Ruminants have evolved a complex digestive tract, which is reliant on microbial fermentation of the organic material they consume. A byproduct of this microbial fermentation is, however, methane which is mainly eructated via the esophagus and released to the atmosphere through the nose. In ruminants, methane (CH4) is produced principally from microbial fermentation of hydrolyzed dietary carbohydrates in the rumen and hindgut, where hydrogen (H2), produced during conversion of hexose into acetate or butyrate, is used by methanogenic bacteria to reduce carbon dioxide (CO2) into CH4 to form energy [4]. Methane production is therefore dependent on the volatile fatty acids (VFA; acetate, propionate, butyrate) produced mainly from carbohydrate fermentation in the rumen. Feeding on high levels of neutral detergent fiber (NDF) yields a higher acetate : propionate ratio and thereby a higher CH4 production [5] while adding grain, rich in readily fermentable starch to a forage diet, will favour propionate production, and as a consequence, the level of CH4 produced will be much lower [1, 6].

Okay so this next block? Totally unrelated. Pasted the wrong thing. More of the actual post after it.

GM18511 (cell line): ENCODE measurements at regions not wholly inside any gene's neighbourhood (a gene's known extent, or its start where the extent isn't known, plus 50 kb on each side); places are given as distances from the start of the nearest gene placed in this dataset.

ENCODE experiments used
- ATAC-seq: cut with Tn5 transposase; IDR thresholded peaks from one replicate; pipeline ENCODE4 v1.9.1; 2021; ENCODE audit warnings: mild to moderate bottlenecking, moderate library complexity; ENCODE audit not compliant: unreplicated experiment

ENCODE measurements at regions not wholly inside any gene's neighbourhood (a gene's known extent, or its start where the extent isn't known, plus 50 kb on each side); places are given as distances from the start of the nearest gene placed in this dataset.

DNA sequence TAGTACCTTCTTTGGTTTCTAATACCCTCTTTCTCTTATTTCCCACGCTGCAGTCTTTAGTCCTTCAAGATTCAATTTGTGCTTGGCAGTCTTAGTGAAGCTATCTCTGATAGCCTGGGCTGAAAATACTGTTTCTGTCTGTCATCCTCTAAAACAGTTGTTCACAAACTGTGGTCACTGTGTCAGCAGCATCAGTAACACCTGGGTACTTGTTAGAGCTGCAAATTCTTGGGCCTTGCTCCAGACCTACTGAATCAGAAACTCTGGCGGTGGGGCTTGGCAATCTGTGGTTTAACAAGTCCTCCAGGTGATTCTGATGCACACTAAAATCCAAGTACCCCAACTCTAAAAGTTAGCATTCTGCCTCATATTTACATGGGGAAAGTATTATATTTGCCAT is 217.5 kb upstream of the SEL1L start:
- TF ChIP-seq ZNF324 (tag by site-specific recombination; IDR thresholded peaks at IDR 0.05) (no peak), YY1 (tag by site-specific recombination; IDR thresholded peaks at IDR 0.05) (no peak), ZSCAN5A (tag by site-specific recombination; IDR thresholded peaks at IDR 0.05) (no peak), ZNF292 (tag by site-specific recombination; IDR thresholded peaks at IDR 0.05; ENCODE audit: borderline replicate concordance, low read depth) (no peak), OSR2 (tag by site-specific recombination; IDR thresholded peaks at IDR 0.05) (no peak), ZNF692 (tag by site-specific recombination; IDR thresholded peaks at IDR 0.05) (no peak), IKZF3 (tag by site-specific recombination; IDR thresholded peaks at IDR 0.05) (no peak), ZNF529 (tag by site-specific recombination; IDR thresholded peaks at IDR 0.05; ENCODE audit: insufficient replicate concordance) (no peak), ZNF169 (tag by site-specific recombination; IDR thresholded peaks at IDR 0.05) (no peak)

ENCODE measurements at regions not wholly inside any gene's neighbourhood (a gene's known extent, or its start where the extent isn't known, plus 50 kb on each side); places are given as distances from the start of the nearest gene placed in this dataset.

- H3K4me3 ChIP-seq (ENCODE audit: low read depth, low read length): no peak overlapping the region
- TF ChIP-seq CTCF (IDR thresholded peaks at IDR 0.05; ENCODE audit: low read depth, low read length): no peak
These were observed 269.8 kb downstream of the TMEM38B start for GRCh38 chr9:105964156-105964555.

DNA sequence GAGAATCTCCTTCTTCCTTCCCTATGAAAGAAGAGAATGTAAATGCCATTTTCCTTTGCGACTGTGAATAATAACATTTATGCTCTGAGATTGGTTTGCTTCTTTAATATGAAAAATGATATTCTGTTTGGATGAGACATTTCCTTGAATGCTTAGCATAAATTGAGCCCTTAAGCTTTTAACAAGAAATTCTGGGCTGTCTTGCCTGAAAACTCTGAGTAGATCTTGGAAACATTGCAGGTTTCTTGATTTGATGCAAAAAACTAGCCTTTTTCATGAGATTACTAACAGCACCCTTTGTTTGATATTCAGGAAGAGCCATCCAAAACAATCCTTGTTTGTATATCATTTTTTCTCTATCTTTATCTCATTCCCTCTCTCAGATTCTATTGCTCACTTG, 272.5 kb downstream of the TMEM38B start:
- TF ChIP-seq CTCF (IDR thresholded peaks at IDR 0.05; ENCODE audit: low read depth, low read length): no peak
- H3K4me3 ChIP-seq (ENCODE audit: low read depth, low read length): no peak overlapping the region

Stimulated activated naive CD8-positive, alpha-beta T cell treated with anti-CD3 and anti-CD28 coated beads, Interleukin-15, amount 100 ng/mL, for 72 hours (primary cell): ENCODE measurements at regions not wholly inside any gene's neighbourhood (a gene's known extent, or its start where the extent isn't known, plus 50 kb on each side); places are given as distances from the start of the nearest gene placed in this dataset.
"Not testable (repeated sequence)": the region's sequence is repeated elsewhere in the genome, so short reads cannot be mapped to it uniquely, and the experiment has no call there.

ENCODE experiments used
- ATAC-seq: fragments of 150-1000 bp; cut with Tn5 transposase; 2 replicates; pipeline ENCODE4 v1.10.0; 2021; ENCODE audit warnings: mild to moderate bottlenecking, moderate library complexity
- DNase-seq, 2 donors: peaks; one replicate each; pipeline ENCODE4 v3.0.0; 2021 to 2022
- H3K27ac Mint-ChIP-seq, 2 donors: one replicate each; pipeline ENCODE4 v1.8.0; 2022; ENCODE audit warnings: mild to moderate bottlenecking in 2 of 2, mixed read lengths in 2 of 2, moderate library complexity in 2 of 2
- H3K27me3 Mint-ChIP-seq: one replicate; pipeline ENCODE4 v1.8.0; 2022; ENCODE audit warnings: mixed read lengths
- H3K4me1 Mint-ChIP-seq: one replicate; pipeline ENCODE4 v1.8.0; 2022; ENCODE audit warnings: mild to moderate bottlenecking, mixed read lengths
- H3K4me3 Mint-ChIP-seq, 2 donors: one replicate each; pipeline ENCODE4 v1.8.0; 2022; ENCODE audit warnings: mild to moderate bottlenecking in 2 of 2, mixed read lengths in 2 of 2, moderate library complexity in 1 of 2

A variety of nutritional approaches, in the form of a changed feeding strategy or use of methane inhibitors, have been investigated over the years, with a view to reducing methane emissions and to optimizing the energy metabolism of ruminants. Many methane inhibitors have been shown to be effective in reducing methane production, but most seem at present to be too expensive or have other undesirable characteristics. Supplementation of feeds with fat, especially polyunsaturated fatty acids (PUFA) and medium-chain fatty acids (MCFA), in cattle feed has been shown to significantly reduce methane emissions in cattle (for review, see the meta-analysis by [7]). These fatty acids have a toxic effect on fiber digesting bacteria, protozoa, and methanogens, and for this reason, supplementation with a fat source rich in PUFA or MCFA, to a roughage-based diet, reduces the digestibility of cell wall carbohydrates, the production of hydrogen and finally methane levels [8]. PUFA also has an inhibitory effect on methane production through direct use of hydrogen by saturation in the rumen [1, 5, 9, 10].